The federal False Claims Act gives citizens an incentive for reporting parties who submit false claims or false statements. When the government successfully recovers monies in these cases, whistleblowers are entitled to a percentage, plus attorney fees. The United States Department of Justice recovers billions of dollars in these qui tam cases.
Qui tam lawsuits are filed under seal, meaning whistleblowers must be the first to file the claims and be the original source of information. The government investigates and decides if they will prosecute. These days, health care industry qui tam cases are common, especially when they pertain to Medicare and Medicaid compliance.
Causes for Whistleblowing
Physician whistleblowing is seen in investigations into hospitals, group practices, and billing submissions. Others report illegal kickbacks and prohibited referrals under Stark law. Since physicians are often involved in procedural meetings and have access to information and documentation, they can have the knowledge to help detect industry abuse and fraud. They are thought of as reliable, credible sources. Additional causes for whistleblowing include:
- Stopping practices that are fraudulent or unlawful
- Divulging wrongdoing and misconduct
- Protecting patient safety
- Inappropriate treatment by employers
- Unfair termination, expulsion from joint ventures, and revocation of credentials or staff appointments
- Being excluded from transactions and arrangements that other physicians are benefiting from
- Disputes and conflicts with other health care providers, including threats
Protection for Physician Whistleblowers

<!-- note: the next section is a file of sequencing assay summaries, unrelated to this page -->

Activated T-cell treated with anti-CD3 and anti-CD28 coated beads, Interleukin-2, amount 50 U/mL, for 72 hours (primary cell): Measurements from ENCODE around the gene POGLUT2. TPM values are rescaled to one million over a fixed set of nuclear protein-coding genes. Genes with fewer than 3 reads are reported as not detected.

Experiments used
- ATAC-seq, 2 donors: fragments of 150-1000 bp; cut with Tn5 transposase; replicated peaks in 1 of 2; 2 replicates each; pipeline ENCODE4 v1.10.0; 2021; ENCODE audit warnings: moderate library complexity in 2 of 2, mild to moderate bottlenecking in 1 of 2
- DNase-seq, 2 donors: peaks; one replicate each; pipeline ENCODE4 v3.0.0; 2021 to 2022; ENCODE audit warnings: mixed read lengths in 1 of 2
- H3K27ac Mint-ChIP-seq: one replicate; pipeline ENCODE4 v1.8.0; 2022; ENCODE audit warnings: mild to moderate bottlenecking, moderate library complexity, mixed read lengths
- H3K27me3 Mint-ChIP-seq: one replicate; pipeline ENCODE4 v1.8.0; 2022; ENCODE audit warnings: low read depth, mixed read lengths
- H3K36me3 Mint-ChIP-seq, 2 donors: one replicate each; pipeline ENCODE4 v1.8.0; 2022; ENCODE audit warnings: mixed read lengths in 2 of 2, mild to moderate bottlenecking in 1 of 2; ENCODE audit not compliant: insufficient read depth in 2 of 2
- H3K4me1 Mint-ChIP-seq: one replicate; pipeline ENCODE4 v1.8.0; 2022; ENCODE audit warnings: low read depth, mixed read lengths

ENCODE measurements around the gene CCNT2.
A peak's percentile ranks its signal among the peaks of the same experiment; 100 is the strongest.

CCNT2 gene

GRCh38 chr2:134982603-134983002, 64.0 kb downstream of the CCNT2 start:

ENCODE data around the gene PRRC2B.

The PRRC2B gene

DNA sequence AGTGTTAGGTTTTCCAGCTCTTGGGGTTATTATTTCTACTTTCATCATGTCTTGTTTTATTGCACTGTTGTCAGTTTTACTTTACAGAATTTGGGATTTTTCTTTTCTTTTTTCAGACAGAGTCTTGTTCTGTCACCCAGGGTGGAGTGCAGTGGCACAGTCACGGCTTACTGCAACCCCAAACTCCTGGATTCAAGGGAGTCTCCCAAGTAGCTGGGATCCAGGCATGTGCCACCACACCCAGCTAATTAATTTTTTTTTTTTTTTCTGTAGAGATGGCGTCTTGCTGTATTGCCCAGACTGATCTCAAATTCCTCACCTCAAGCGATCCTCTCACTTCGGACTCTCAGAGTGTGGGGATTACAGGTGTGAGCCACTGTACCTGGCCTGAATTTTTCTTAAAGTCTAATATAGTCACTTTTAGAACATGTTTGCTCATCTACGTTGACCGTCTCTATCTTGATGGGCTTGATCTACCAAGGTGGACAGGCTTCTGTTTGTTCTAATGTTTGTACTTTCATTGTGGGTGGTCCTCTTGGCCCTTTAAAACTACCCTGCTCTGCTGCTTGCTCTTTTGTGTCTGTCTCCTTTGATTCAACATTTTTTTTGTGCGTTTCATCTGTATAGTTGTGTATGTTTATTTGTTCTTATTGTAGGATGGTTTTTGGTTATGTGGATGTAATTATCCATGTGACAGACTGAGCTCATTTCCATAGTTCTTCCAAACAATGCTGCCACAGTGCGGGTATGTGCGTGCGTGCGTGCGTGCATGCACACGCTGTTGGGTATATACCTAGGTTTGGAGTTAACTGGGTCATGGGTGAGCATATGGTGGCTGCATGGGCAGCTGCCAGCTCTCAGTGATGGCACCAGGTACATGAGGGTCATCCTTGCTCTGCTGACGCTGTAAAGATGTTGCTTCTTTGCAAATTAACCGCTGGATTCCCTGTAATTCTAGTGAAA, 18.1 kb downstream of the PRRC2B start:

Although physicians identified as whistleblowers may be shunned by co-workers, some organizations offer support; there are also laws in place to protect them. The Affordable Care Act’s Section 1558 bans employers from firing or discriminating against an employee’s compensation or any conditions or privileges of their employment for whistleblowing. This includes if the employee participated or assisted in a proceeding, will or already testified, or was unwilling to participate in practices that the employee felt violated the Act.
In addition, the Medical Whistleblower Advocacy Network offers support for physician whistleblowers who take action to protect patients and preserve human rights. Physician lawyers also help physician plaintiffs who make whistleblower claims.
Several whistleblower cases can illustrate how large settlements can be in these disputes. A physician whistleblower who spoke out about a chemotherapy infusion provider recovered over $280,000 in a $3.7 million settlement. The company was charged with unnecessarily extending treatment durations. Another physician blew the whistle on a nonprofit health care organization, who was accused of wrongly providing radiation oncology services. The patients were TRICARE and Medicare beneficiaries who were not properly supervised during the treatments. This physician received over $1 million.
Policies and Practices
All health care providers need to have current whistleblower policies that specify that employees are responsible for reporting concerns about illegal practices, violations, and unethical conduct. They should state that these individuals will not be harassed or subjected to retaliation. The procedures should focus on attorney-client privileges and be compliant with the Affordable Care Act. Health care industry officials should ensure that they are consistently adhering to the guidelines.
Philadelphia Physician Lawyers at Sidney L. Gold & Associates, P.C. Support the Rights of Physician Whistleblowers
Effective physician whistleblower cases require trusted legal guidance, and our Philadelphia physician lawyers at Sidney L. Gold & Associates, P.C. are here to help. To schedule a free consultation today, contact us online or call us at 215-569-1999. Located in Philadelphia, we serve clients throughout Wilkes-Barre, Scranton, northeast Philadelphia, Bucks County, Chester County, Delaware County, and Montgomery County.